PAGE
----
Diversity in fashion: Gender fluidity is making its debut Diversity in fashion: Gender fluidity is making its debut
The role of gender is starting to dissipate in the fashion world since the most recent trends of women wearing suit ties and men... Diversity in fashion: Gender fluidity is making its debut

The role of gender is starting to dissipate in the fashion world since the most recent trends of women wearing suit ties and men wearing crop tops. In the past, clothing was designed to appeal to the targeted gender. Now, we are seeing gender fluidity with clothing and clothing trends, targeted less towards gender-specific audiences and more toward one audience: everyone and anyone.

Diversity in fashion is becoming more common in more fashion designers’ work. Claire, who has asked to be called only by their first name, is the designer and creator of CLAIRE UPCYCLED, an eco-friendly and gender-neutral clothing brand. Claire describes their clothes as ‘wearable art’ and says no one needs to identify as anything specific to wear their shirts.

“I just feel even in clothing (pronouns) is too affirming sometimes,” Claire says. “Identifying yourself is very healthy, but also for some like myself, it is too affirming. I am just living in my own world of fashion, in CLAIRE UPCYCLED.”

A white person with blue hair stands with their hand on their back, in a pose. They are inside, against a white brick wall. They are wearing a large grey T-shirt with the logo "GAY," on it. They are wearing red pants and white shoes.


A blonde person with short blonde hair stands outside beside what looks to be a shed. They are wearing dark blue denim overalls over top of bare skin, and the overalls have an embroidered yellow flower on the left leg, and two triangular pieces of fabric with floral designs on it.  There are flowers peeking out in the frame, slightly over the persons body. There is a white sheet in the background covering about half of the frame.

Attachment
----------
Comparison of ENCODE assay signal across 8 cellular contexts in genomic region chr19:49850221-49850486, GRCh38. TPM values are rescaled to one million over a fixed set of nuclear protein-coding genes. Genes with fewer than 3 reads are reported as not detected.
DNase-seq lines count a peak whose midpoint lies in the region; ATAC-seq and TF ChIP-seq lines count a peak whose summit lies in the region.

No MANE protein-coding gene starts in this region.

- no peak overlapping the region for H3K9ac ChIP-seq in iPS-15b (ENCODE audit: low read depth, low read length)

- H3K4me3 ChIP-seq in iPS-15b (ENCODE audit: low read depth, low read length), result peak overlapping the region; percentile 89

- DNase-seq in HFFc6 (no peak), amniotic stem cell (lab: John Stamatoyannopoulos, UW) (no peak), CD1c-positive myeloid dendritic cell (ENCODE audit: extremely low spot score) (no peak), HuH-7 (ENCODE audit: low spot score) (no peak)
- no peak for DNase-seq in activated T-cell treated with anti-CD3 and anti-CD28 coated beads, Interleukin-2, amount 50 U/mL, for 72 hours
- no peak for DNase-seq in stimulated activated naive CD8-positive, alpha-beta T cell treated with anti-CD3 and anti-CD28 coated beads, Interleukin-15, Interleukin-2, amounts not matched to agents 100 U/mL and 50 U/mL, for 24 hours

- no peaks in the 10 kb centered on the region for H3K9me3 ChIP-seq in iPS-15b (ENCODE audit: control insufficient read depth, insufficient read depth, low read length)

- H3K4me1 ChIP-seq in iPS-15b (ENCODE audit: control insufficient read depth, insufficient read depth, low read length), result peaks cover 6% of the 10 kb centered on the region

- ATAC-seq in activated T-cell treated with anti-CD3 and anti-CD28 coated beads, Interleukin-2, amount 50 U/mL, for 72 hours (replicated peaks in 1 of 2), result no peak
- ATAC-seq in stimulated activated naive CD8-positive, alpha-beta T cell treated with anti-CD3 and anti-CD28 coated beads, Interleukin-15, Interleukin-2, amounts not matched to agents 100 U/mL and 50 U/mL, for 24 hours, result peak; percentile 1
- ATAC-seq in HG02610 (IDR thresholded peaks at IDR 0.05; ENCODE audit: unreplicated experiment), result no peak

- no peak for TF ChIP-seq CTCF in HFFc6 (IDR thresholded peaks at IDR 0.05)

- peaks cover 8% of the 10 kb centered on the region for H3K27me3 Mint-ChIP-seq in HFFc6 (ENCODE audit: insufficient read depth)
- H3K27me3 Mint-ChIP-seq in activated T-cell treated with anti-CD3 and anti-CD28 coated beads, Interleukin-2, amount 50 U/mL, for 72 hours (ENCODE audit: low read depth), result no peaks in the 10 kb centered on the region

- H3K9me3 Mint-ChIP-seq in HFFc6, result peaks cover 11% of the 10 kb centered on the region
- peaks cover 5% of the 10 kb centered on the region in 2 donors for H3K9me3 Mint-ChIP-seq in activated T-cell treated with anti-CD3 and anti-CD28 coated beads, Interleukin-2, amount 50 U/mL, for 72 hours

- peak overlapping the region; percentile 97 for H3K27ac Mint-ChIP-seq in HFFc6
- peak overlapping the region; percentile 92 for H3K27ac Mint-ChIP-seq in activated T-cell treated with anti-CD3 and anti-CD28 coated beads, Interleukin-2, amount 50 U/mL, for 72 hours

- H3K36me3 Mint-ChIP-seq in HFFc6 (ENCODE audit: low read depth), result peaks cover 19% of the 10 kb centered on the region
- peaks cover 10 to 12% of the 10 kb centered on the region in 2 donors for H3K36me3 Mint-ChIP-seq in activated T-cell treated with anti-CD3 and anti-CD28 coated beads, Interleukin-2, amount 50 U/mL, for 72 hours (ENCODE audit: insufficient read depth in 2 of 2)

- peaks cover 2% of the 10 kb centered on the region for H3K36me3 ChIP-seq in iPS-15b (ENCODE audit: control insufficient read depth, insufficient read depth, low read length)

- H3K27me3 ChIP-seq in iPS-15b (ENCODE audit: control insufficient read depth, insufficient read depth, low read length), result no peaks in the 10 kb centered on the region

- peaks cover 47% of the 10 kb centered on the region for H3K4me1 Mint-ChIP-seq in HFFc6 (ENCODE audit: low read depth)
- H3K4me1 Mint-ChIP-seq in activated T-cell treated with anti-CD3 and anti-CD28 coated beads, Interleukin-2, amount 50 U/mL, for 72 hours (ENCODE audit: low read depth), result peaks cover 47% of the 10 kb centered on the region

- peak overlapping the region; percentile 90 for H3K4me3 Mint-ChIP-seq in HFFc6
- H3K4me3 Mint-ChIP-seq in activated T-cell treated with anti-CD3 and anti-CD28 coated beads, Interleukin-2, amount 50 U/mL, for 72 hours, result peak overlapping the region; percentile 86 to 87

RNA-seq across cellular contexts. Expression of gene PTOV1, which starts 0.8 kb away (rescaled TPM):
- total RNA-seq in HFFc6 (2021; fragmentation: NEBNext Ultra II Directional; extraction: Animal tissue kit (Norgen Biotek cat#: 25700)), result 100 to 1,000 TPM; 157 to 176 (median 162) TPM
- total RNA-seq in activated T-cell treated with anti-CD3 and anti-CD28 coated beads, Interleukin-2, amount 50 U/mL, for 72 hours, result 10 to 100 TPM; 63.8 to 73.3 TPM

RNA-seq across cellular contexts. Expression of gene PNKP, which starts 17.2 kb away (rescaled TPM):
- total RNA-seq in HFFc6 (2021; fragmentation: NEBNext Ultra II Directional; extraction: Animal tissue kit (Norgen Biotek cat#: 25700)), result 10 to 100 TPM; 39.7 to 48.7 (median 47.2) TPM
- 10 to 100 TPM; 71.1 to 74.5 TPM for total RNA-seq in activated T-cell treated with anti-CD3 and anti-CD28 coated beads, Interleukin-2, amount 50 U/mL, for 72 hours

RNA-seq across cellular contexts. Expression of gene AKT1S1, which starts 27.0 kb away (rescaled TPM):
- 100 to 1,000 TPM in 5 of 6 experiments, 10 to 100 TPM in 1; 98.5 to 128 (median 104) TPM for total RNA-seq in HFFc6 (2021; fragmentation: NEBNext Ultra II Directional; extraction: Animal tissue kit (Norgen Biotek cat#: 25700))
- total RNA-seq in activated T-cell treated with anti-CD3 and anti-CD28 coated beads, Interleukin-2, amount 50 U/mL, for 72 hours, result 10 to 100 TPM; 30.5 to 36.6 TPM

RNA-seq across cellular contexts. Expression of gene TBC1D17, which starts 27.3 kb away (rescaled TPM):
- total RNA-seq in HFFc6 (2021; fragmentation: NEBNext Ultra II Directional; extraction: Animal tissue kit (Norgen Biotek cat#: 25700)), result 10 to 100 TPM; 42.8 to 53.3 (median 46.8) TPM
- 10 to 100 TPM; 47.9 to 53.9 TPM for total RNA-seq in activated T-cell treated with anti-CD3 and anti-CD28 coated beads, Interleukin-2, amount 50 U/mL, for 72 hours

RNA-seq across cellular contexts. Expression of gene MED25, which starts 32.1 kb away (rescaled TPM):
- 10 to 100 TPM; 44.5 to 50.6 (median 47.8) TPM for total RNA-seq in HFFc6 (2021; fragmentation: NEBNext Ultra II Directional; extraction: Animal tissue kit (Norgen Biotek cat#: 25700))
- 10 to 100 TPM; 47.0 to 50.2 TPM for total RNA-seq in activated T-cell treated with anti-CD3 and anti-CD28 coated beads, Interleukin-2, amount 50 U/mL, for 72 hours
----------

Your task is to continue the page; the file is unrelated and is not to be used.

Rustic and gender neutral Photo credit: CLAIRE UPCYCLED

Claire focuses on diversity in fashion in an economic and humanitarian way. In the economic sense, Claire designs 99 per cent of their pieces from recycled clothing, which involves clothing donations or pieces of recycled scrap clothing. If there is a specific item or colour Claire needs, then they will go to a vintage store to find it. Only very rarely will Claire actually buy something new for their pieces, and if they do, it is from a second-hand store.

A close-up of a yellow tie-dye shirt. Two snakes are embroidered onto the shirt, one is red and large and the other is blue and small.

Snakes Photo credit: CLAIRE UPCYCLED

In the personable sense, Claire designs everything without a targeted gender.

“Fashion to me doesn’t have a gender,” Claire says. “I know it’s definitely targeted in that sense, and we’ve been growing up with ‘men’s small,’ and ‘women’s medium.’ So a huge part of navigating my business is trying to break down those stigmas.”

Claire doesn’t assign sizes or gender to their clothing. Claire says they make their clothes loose-fitting to achieve, as Claire says, a “comfy-sexy” look.

“I try to make the clothing as accessible as possible. I don’t want there to be any restrictions,” Claire says. “Just because it is a ‘men’s’ shirt,’ there is going to be hot pink in there.”

Another artist breaking the gender stereotypes in fashion is David Ezomoh, popularly known as David Zala. Ezomoh has two different fashion lines, one is “ZALAHARI,” which is traditional African attires with a contemporary Western take. The second, being his most recent brand, is “David Zala,” his suit line for both men and women.

Ezomoh says he has never thought in “reverse,” when it comes to clothes for specific genders.

Ezomoh says designing clothes specifically for a man or a woman is not his style. He says he specifically designs suits for women to “encourage them in all walks of life.”

Megan Bocchinfuso